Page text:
Small Crater – Makhtesh Hakatan

    The “Small Crater” is the smallest among the 3 major geologic depression forms known as “craters” (Makhtesh) in the Negev desert.

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* Walk to the site
* Observation
* Panoramic
* South
* Birds


  The Makhtesh Ha-Katan (“The Small Crater”) is the smallest among the 3 major geologic depression forms known as Makhteshim (geological erosion cirques) in the Negev desert.  It is a closed valley with steep mountains enclosing it from all side, with an outlet on the east side. This is a unique geological form which can be found only in the Negev and the Sinai desert, and so the term “Makhtesh” was adopted as a geological term. The makhtesh was created by a natural geological process of erosion, unlike similar forms created by meteorites or volcanic activity.  This process started 5 million years ago  and ended about 8,000 years ago.  The dry climate preserved the unique formation.

  The common features of the Negev makhtesh are: a wide depression, surrounded by tall cliffs, with sharp rims, and  a single outlet located on the south-east side. The other major craters of the Negev are Ramon crater and the “Great crater”. Two smaller Makhteshim are on Mt. Arif, south of Makhtesh Ramon.



A makhtesh is a unique geological formation found only in the Negev region of Israel and the Sinai Peninsula. It is a type of erosion cirque, but with distinctive features that set it apart from other cirques.

Makhteshim (plural of makhtesh) are large, circular depressions in the ground that are surrounded by steep cliffs. They are typically several kilometers wide and can be up to 500 meters deep. Makhteshim are formed by a combination of erosion and tectonic activity. The erosion is caused by water and wind, which gradually wear away at the surrounding rock. The tectonic activity is caused by the shifting of tectonic plates, which creates fractures and faults in the rock.

One of the most well-known makhteshim in the Negev region is Makhtesh Ramon, which is also the largest erosion cirque in Israel. It is a massive crater-like depression in the Negev Desert that was formed over millions of years. The rock layers within the makhtesh are exposed, revealing a geological record that spans hundreds of millions of years.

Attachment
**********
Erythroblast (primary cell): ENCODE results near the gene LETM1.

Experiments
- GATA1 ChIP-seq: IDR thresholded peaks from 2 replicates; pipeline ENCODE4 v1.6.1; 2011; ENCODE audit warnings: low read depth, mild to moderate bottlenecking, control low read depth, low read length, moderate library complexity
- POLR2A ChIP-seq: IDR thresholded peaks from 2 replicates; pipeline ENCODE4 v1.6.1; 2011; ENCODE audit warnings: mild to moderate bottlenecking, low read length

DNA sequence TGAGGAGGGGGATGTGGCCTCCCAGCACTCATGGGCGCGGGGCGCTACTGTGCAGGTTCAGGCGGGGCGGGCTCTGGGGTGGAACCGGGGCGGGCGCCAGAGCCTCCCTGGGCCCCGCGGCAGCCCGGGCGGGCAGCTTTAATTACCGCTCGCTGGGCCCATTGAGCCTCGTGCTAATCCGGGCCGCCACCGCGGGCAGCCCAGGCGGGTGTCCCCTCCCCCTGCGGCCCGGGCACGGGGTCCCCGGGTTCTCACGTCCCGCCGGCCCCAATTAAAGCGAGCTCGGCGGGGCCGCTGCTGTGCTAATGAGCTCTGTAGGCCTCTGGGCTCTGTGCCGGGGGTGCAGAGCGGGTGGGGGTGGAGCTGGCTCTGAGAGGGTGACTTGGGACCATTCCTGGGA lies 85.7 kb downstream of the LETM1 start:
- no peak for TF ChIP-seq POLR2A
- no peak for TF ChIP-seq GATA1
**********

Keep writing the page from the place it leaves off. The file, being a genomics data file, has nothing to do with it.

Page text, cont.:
Location and Map:

The site is located to the south of the Beersheba-Dimona-Sodom road.

Makhtesh Katan is 7km long and 4 km wide. The lowest point of the crater (on the east side) is 13m below sea level, while the lookout point (marked by a yellow square on its south-west rim) is 480m above sea level.

You can reach the lookout point by walking about 2KM from the parking place, which is accessible by passenger cars from the road #227 leading to Ma’ale Akrabim (Scorpion Ascent).



  •  Prehistory – Phase 1 (190 Million – 5 million years ago)

The Negev geological early history is summarized in the following table. It shows the various periods of the geological processes that created the Negev landscape before the Makhtesh was created.


  • Prehistory – Phase 1 (190 Million – 5 million years ago)

This geological erosion cirque was created through a natural process over a period of 200 million years. The earliest layer of the Makhtesh is of the Jurassic period. The Negev geological early history is summarized in the following table. It shows the various periods of the geological processes that created the Negev landscape before the Makhtesh was created.

Date [million years ago] Geological


Cause Effect
before 201 African plate created Under the lowest layer
201-145 Jurassic Tethys Ocean covering Negev Water sedimentary rock forms a 2nd layer
145-100 Early Cretaceous Tethys Ocean recedes Land sedimentary rock forms a 3rd level
100-92 Cenomanian Tethys Ocean covering Negev again Water sedimentary rock forms a 4th layer
92-65 Turonian – Paleocene Tectonic pressure of African and European plates (push from north and south) Geological folds of the layers under the sea level
65-35 Paleocene,


Tectonic pressure continues; Ridges above water are clipped Soft layers are exposed
35-22.5 Oligocene Tethys Ocean recedes through westward streams

Syrian-African depression develops due to Tectonic pressure between African and Arabian plates (west-east)

The surface of the Negev is exposed; Erosion continues on land




22.5-5 Miocene Erosion continues on land


  • Prehistory – Phase 2 (5 million years ago-8,000 years ago)

This table shows the events related to the makhtesh, due to the sinking of the Arava (Arabah) along the Syrian-African depression.

Date [million years ago] Geological


Cause Effect
5-2.5 Pliocene Area on the east of the Makhtesh sinks; Makhtesh stream changes direction eastward;


Soft layers are sucked out


Westward stream changes direction towards the depression on the east



The surface of the Makhtesh is hallowed and sinks, creating the erosion crater